How Does The Samsung Galaxy Gear Fair As A Smartwatch?
Sep 05, 2013 19:11
Samsung has finally announced its Galaxy Gear smart watch. It'll probably pave the way for an entirely new product category.
Here's how it'll look like on your hand:
Look and Feel
The Galaxy Gear is bigger than most watches. It feels like a tiny, flat smartphone slapped onto your wrist. Sporting a 320 x 320 pixel, 1.63 inch AMOLED touchscreen, it's menus are crisp though colored images don't exactly stand out.
There's a camera located on the wristband, and the home button is on the right side of the device. Not a lot of clutter we would say.
It doesn't look too bad, in fact, it's quite wearable, but how does it fair as a smartwatch?
Features, Apps and Performance
The smartwatch is not a replacement for your smartphone. It's just a companion that connects to your device via Bluetooth and extends its functionality making it less necessary to reach for your phone in your pocket.
Some features are worth mentioning, like the Memographer, which takes photos and videos from your wrist, like a spy! It's also got a pedometer and tracks your physical activities too.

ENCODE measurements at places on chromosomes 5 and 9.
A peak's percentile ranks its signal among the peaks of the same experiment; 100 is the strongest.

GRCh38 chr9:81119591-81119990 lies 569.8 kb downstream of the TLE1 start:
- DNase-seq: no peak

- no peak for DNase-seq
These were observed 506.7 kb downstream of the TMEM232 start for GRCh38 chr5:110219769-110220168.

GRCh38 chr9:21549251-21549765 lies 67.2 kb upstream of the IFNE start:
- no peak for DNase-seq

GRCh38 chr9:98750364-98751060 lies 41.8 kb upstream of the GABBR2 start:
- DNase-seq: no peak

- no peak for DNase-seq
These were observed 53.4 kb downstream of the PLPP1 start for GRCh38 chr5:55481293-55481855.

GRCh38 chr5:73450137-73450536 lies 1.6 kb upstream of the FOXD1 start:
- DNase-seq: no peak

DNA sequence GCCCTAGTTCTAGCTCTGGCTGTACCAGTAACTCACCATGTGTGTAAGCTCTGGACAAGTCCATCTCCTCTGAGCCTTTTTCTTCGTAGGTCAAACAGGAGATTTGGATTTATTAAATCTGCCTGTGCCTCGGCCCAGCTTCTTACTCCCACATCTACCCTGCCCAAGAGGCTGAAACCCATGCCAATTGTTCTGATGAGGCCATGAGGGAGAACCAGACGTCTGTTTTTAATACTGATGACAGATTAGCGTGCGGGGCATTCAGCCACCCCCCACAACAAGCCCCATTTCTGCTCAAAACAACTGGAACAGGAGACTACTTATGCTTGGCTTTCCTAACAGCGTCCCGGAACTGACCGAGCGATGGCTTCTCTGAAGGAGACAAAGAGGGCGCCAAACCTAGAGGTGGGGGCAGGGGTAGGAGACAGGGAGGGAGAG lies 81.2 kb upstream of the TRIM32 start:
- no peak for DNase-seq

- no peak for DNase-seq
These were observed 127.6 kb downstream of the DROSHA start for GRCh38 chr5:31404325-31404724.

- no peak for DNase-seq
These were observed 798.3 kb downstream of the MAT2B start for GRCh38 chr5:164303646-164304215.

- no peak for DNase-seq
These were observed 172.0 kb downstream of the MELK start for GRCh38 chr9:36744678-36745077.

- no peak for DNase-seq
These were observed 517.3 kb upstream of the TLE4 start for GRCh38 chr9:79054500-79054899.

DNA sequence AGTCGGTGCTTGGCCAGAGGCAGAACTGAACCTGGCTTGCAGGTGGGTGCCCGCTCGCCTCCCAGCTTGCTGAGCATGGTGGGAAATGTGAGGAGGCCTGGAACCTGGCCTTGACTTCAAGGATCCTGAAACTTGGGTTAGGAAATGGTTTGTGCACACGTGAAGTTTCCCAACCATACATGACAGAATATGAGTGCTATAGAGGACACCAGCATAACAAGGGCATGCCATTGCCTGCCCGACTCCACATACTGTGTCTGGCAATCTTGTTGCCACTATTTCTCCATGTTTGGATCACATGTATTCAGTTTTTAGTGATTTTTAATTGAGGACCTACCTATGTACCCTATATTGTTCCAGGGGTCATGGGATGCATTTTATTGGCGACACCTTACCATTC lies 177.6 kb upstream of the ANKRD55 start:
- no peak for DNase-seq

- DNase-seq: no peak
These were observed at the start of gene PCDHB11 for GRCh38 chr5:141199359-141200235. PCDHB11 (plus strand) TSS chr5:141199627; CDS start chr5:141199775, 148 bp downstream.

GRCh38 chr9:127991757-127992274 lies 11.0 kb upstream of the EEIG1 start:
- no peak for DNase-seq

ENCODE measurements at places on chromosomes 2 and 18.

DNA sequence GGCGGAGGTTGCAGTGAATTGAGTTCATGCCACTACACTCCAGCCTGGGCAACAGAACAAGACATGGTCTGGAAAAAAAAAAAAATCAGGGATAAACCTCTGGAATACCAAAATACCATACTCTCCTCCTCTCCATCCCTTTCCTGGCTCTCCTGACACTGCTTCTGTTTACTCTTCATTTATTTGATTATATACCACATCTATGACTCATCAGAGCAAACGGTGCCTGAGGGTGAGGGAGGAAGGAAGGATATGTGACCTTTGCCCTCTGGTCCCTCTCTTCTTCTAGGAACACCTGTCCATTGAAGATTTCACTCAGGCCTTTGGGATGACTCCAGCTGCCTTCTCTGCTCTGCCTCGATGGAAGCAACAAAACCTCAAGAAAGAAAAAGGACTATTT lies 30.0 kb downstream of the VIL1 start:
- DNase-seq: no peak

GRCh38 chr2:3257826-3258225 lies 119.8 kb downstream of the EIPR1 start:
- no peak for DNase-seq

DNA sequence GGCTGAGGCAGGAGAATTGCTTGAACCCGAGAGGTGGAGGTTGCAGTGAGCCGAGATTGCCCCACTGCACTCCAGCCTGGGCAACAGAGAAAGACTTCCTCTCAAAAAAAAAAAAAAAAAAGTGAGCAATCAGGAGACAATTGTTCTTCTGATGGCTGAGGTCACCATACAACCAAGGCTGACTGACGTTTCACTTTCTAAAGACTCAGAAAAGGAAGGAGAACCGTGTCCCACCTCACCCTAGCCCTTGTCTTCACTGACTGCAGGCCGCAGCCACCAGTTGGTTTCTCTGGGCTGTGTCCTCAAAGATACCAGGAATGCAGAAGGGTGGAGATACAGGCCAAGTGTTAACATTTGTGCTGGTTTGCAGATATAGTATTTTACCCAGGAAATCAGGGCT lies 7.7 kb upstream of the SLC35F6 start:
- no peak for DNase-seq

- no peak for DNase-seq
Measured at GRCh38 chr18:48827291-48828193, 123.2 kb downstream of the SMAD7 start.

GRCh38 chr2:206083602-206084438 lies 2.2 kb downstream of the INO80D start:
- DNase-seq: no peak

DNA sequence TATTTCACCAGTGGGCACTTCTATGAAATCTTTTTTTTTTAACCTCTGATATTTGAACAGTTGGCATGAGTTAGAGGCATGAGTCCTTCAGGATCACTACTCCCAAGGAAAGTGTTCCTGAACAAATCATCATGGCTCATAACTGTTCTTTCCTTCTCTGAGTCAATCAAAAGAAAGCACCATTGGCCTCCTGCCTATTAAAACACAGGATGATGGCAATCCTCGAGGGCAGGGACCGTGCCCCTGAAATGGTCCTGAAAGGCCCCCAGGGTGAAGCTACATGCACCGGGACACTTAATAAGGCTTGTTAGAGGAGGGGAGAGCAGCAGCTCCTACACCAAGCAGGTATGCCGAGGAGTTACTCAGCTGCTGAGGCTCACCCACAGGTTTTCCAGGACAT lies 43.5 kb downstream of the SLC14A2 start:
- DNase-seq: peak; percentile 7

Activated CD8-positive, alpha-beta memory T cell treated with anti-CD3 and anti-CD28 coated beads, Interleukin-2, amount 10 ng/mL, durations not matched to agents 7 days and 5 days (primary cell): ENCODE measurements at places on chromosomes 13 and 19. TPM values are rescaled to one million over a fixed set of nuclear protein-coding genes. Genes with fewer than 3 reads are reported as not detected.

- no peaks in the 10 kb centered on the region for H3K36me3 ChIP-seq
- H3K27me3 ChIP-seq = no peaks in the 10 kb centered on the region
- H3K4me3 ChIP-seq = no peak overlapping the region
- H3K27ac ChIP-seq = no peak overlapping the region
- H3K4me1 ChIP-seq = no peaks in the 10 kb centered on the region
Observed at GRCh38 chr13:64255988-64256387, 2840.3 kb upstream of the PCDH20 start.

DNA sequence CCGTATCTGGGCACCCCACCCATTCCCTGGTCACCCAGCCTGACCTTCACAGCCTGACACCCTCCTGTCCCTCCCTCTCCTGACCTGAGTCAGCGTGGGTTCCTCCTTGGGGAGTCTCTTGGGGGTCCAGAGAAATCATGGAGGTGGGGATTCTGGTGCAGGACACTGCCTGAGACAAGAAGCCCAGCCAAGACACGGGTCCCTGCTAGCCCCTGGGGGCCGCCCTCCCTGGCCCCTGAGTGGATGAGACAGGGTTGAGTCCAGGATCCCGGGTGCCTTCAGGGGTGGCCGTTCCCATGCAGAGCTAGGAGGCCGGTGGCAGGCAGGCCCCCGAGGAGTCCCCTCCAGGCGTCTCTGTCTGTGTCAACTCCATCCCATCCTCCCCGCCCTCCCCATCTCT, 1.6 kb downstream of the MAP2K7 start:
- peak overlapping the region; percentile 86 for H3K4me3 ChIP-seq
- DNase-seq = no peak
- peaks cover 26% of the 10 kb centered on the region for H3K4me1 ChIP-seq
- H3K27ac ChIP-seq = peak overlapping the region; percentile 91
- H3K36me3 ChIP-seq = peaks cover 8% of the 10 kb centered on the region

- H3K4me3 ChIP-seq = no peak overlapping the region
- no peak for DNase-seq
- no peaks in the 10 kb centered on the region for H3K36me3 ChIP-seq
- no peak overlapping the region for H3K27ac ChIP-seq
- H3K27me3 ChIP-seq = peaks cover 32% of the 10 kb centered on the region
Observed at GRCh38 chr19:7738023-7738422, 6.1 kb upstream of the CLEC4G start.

Apps like runKeeper, Tripit, Evernote, Vivino, eBay and Path are all available at launch, making the Gear more interesting.
As for performance, it's only sporting 512MB of RAM and has an 800MHz processor. We're sure this will get better with newer and later releases in the future.
The Gear is priced at $299. It's too early to tell, but for that amount of money, the Gear feels just a little bit unpolished.
Installing video surveillance or a security camera system in your home may seem like an expensive and radical move for some but this notion is one of the past as they are more user-friendly and more affordable than ever before. With the ease of access and reasonable pricing of security technology, more homeowners are choosing to install cameras in these modern times. Read more
With the ease of internet access, ransomware has become one of the major threats in businesses, including big companies. When the malware attacks, it encrypts your important data such that you can’t access it unless you pay the ransom. The hacker expects you to pay the amount of money they specify in exchange for the decrypting key. Ransomware can cripple a business, and the consequences are fatal. So, if you find yourself a victim of ransomware, here are the first steps you need to take. Read more